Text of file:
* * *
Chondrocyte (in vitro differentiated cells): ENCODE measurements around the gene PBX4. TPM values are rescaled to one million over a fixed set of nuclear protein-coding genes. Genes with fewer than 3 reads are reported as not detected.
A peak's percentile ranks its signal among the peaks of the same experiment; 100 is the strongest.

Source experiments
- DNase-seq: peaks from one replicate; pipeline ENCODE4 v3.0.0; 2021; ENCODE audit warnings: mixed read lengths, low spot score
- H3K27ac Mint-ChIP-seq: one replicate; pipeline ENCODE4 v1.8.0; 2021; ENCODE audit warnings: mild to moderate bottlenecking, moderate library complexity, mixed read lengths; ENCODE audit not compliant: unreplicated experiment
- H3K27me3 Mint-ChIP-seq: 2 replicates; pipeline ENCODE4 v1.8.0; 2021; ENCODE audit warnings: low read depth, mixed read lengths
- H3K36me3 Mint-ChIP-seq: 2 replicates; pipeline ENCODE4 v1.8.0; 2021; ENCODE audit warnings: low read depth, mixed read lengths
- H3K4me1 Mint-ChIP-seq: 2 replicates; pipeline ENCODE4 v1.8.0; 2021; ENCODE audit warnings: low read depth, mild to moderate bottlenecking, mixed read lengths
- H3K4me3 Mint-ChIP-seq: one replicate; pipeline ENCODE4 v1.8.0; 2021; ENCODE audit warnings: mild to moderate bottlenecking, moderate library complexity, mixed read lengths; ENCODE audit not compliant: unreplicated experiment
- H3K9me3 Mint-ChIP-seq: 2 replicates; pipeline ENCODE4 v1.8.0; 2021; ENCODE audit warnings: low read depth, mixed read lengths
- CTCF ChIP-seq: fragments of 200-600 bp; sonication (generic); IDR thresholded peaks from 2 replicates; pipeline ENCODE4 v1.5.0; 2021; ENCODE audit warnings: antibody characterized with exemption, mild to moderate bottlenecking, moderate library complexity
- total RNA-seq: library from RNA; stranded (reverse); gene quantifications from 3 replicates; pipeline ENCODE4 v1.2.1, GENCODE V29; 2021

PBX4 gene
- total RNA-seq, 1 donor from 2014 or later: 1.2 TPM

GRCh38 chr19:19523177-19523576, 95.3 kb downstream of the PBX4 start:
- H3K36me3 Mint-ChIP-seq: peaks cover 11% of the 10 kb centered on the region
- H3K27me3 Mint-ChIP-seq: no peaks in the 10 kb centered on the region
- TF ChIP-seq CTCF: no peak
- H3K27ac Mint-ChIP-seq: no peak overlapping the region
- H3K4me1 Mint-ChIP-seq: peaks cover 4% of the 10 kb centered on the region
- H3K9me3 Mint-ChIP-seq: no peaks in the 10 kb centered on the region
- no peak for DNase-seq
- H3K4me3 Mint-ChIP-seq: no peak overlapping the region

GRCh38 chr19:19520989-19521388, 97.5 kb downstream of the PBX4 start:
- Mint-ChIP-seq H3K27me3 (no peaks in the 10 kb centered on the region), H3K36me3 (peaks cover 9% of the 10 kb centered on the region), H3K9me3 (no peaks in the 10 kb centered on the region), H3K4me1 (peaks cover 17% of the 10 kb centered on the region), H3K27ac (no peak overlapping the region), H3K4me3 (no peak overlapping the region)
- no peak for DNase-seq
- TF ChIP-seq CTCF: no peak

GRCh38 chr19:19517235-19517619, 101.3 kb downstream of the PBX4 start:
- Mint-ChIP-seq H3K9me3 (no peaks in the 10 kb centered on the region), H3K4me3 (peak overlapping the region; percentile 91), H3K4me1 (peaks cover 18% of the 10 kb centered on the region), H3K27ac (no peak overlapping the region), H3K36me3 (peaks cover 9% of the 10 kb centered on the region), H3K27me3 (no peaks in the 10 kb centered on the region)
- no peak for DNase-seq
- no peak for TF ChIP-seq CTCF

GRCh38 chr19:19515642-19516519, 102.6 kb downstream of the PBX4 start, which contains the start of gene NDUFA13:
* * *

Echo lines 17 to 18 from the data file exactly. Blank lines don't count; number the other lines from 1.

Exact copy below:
- H3K27me3 Mint-ChIP-seq: no peaks in the 10 kb centered on the region
- TF ChIP-seq CTCF: no peak